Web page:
Oli: Probably eat too much.
Henry: I ate a whole sharing plate of crispy duck, like twenty quid’s worth before going on and then went on in Preston.

How did you feel when you went on?
Henry: Full, but I hadn’t eeaten a lot in the day. That was a risk though.

Are you focusing on any new material right now or just the tour?
Henry: We’re always playing around.
Oli: Yeah, we’ve been pretty busy recently but there are always ideas playing around. You can’t really stop it I don’t think.

Dream festival to play?
Oli: All of them.
Henry: We’ve had a few and managed to play all of them, but there is one this year though. We’re playing the midnight slot at Benicassim this year which we’re really excited for.

What do Sea Girls want to achieve by the end of 2022?
Henry: We’re gonna blow people’s minds with a massive tour in November. We’ll bring more than any other show. It’s gonna be the best time and everyone’s gonna have the best time.

Finally, anything to say to your fans who are reading this?
Oli: Stay true to yourself.
Henry: Yeah, stay true to yourself. Listen to ‘DNA’, stream ‘Homesick’, come see us in November and we’ll see you there.

 

I left the lads to get ready for the show and all I could think was “Jesus, Henry please stay off the duck.”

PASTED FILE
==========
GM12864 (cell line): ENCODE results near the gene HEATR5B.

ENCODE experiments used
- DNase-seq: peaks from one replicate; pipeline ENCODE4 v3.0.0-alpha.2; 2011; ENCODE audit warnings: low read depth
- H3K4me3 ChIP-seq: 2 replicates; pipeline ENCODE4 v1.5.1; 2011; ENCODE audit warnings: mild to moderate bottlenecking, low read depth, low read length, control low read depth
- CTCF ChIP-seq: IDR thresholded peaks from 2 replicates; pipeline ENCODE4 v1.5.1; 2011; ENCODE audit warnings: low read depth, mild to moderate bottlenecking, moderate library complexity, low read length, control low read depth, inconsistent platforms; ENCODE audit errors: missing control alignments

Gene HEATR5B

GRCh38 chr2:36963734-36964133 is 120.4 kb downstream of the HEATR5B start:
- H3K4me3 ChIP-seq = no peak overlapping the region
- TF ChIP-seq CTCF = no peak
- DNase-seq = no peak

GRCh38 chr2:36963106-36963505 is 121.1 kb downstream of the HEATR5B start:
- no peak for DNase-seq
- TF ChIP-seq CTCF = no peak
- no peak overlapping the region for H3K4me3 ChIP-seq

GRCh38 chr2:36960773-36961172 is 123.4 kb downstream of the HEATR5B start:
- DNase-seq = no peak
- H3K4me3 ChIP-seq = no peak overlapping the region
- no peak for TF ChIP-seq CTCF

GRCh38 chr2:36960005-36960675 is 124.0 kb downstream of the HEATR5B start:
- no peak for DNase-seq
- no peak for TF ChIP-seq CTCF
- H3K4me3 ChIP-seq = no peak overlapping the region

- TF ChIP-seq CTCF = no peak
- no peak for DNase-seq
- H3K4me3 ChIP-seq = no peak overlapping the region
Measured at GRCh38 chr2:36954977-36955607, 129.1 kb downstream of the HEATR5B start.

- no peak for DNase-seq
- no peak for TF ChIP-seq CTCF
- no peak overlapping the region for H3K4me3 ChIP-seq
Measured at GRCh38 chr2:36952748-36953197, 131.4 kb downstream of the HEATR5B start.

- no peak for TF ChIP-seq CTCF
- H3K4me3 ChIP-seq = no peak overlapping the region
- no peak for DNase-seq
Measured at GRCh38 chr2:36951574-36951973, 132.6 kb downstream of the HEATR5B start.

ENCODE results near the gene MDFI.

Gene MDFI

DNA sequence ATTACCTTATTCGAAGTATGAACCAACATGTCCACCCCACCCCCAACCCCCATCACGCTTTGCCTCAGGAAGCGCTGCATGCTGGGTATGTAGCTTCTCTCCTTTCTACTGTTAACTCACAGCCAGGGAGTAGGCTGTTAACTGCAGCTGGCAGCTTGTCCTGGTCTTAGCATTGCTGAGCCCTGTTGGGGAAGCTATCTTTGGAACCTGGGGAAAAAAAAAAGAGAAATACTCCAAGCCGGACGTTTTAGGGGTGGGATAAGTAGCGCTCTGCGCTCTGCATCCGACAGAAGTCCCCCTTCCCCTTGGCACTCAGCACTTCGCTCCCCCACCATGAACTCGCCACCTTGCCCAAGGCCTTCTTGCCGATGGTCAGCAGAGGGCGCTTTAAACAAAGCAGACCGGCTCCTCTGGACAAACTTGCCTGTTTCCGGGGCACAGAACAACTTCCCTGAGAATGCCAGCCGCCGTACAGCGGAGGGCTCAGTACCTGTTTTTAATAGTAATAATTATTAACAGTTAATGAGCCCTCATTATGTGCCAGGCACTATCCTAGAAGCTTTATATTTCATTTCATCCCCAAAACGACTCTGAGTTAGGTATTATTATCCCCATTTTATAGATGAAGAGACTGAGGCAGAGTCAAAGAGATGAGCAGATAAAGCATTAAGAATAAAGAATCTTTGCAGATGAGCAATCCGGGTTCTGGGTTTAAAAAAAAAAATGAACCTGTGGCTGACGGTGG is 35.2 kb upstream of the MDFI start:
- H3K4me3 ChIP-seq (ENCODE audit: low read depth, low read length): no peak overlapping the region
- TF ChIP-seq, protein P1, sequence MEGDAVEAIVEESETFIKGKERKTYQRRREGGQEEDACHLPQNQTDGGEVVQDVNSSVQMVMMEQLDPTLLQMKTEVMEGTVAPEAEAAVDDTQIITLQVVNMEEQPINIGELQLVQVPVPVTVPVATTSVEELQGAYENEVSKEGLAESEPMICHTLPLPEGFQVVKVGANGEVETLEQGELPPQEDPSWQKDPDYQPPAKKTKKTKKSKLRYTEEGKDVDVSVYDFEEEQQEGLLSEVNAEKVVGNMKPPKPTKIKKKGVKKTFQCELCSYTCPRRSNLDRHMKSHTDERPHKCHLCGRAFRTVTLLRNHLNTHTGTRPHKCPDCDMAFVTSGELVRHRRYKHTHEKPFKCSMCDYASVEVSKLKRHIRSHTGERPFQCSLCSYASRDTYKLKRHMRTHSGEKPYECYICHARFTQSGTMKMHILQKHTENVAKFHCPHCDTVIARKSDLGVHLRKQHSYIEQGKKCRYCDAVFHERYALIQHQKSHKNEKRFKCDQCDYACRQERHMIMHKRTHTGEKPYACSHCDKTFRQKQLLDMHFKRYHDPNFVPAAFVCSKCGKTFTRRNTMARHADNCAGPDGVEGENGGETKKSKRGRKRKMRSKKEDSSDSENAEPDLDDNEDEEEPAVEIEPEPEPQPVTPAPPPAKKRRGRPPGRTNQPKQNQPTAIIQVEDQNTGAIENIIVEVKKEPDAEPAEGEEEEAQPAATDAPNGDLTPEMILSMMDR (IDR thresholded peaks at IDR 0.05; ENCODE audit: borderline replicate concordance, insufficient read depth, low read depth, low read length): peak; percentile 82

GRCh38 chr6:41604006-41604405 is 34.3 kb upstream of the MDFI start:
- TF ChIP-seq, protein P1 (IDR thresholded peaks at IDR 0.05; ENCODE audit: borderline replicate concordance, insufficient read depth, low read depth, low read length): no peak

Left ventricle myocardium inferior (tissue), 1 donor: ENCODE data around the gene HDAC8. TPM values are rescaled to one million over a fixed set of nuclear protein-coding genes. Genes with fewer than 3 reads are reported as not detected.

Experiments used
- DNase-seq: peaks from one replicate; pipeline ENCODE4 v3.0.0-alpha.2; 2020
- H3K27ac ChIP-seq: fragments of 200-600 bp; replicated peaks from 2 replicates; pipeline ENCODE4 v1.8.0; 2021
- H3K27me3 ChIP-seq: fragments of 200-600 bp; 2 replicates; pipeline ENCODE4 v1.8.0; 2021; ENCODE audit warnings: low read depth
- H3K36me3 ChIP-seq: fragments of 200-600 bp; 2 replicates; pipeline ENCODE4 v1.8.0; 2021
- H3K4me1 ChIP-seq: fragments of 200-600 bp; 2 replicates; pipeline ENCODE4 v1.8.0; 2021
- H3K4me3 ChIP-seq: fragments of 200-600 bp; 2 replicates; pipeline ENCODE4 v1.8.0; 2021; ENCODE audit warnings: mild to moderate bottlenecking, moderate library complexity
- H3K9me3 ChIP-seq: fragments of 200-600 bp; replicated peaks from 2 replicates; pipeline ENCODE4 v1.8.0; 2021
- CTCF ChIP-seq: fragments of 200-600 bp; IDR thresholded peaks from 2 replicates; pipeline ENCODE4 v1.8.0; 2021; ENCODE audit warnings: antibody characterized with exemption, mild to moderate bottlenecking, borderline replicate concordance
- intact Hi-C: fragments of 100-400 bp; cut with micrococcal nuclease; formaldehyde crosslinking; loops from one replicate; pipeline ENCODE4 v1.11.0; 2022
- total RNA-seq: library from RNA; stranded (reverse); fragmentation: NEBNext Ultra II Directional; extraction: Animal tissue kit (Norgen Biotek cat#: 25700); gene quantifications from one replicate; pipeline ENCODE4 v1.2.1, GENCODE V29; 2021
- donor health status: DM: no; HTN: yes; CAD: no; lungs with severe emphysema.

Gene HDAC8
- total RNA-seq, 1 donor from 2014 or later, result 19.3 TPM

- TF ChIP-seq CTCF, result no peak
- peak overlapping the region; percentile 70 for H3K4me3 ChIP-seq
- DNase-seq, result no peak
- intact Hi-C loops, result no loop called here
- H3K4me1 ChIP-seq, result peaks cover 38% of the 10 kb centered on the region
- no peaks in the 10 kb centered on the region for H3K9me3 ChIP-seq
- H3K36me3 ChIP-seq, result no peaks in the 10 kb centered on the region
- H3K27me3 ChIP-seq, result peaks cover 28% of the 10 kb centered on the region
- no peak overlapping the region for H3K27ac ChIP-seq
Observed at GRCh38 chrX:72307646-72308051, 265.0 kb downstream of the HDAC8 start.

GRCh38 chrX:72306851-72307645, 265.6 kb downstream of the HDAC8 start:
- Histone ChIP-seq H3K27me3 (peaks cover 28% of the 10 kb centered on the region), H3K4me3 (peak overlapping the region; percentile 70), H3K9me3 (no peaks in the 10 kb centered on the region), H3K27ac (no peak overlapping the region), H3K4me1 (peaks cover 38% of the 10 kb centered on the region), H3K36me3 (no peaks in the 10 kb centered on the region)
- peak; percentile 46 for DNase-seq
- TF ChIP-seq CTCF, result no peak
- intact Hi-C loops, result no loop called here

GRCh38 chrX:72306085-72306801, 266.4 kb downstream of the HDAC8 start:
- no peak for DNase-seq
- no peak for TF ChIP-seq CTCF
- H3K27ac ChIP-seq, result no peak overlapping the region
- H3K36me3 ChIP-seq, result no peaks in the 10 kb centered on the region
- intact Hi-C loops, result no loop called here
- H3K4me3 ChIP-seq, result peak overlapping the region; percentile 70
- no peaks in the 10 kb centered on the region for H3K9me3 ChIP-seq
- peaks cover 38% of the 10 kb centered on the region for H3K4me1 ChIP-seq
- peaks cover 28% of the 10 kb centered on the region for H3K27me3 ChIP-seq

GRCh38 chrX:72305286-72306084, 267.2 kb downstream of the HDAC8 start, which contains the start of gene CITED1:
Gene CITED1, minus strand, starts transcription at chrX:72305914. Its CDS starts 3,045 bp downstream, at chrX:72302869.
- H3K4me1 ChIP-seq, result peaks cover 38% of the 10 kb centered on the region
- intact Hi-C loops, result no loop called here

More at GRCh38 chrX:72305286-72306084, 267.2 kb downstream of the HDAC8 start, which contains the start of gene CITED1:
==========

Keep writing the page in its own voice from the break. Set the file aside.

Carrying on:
Moving swiftly on; Sea Girls opened up their set at Foundry with – my favourite – ‘Someone’s Daughter Someone’s Son’. As soon as Henry tickled those chords moving closer to the mic singing “O / M / G / I can’t believe you picked me” his adoring crowd were right there singing along beside him.

That identity and sense of belonging he has longed for when making this second album were undoubtedly felt in that room. What a perfect choice to open the set with: not only did this track get the crowd singing but it also warmed them up to start bouncing.

Up next was the wholesome ‘Friends’. Henry stood centre stage strumming his guitar but his voice is lighting up the entire room and everyone in it. The intro is slow and stripped back but it gives everyone a moment to prepare for the big chorus.

Friends literally start to come together, arm in arm, waiting for Henry, and finally, he sings “So grab your friends / Whenever you can / They’ll fuck up your plans / Cos every second I’m not wasting / Is one you’ll never get back.”